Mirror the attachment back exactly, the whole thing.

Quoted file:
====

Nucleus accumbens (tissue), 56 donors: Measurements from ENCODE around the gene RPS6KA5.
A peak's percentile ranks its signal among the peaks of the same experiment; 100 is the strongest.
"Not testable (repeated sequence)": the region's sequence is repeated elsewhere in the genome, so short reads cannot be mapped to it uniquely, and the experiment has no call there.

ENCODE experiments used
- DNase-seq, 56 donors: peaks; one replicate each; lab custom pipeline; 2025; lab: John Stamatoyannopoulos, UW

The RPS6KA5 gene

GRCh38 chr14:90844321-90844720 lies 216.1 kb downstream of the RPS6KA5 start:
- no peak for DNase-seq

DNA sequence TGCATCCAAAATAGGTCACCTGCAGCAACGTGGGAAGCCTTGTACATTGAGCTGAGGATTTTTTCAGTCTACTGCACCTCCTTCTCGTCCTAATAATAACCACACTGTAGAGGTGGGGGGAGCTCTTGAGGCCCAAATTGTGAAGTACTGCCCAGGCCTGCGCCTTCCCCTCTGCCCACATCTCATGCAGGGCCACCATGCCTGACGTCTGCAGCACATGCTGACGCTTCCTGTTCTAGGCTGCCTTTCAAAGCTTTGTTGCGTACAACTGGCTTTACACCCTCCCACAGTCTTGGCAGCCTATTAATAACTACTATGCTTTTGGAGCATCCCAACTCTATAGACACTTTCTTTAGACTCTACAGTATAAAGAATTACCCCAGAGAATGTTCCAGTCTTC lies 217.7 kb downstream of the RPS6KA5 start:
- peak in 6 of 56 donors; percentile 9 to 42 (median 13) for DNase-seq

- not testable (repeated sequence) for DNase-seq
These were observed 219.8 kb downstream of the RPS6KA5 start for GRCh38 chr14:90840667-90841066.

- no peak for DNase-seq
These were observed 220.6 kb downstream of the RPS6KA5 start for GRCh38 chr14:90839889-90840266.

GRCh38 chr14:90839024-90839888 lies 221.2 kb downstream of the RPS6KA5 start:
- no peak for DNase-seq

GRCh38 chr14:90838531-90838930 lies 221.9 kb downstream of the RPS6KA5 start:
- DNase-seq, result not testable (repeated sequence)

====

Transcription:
Nucleus accumbens (tissue), 56 donors: Measurements from ENCODE around the gene RPS6KA5.
A peak's percentile ranks its signal among the peaks of the same experiment; 100 is the strongest.
"Not testable (repeated sequence)": the region's sequence is repeated elsewhere in the genome, so short reads cannot be mapped to it uniquely, and the experiment has no call there.

ENCODE experiments used
- DNase-seq, 56 donors: peaks; one replicate each; lab custom pipeline; 2025; lab: John Stamatoyannopoulos, UW

The RPS6KA5 gene

GRCh38 chr14:90844321-90844720 lies 216.1 kb downstream of the RPS6KA5 start:
- no peak for DNase-seq

DNA sequence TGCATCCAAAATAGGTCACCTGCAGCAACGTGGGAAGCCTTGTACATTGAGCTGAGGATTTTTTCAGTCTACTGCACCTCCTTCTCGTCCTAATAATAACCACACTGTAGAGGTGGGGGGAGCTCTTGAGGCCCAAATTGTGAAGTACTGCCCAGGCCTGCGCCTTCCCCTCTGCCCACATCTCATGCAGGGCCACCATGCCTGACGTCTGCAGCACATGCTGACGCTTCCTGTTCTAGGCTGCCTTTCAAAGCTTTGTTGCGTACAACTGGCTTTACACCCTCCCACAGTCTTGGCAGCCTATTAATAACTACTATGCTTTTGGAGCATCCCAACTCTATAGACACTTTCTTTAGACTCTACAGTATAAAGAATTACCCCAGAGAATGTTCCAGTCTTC lies 217.7 kb downstream of the RPS6KA5 start:
- peak in 6 of 56 donors; percentile 9 to 42 (median 13) for DNase-seq

- not testable (repeated sequence) for DNase-seq
These were observed 219.8 kb downstream of the RPS6KA5 start for GRCh38 chr14:90840667-90841066.

- no peak for DNase-seq
These were observed 220.6 kb downstream of the RPS6KA5 start for GRCh38 chr14:90839889-90840266.

GRCh38 chr14:90839024-90839888 lies 221.2 kb downstream of the RPS6KA5 start:
- no peak for DNase-seq

GRCh38 chr14:90838531-90838930 lies 221.9 kb downstream of the RPS6KA5 start:
- DNase-seq, result not testable (repeated sequence)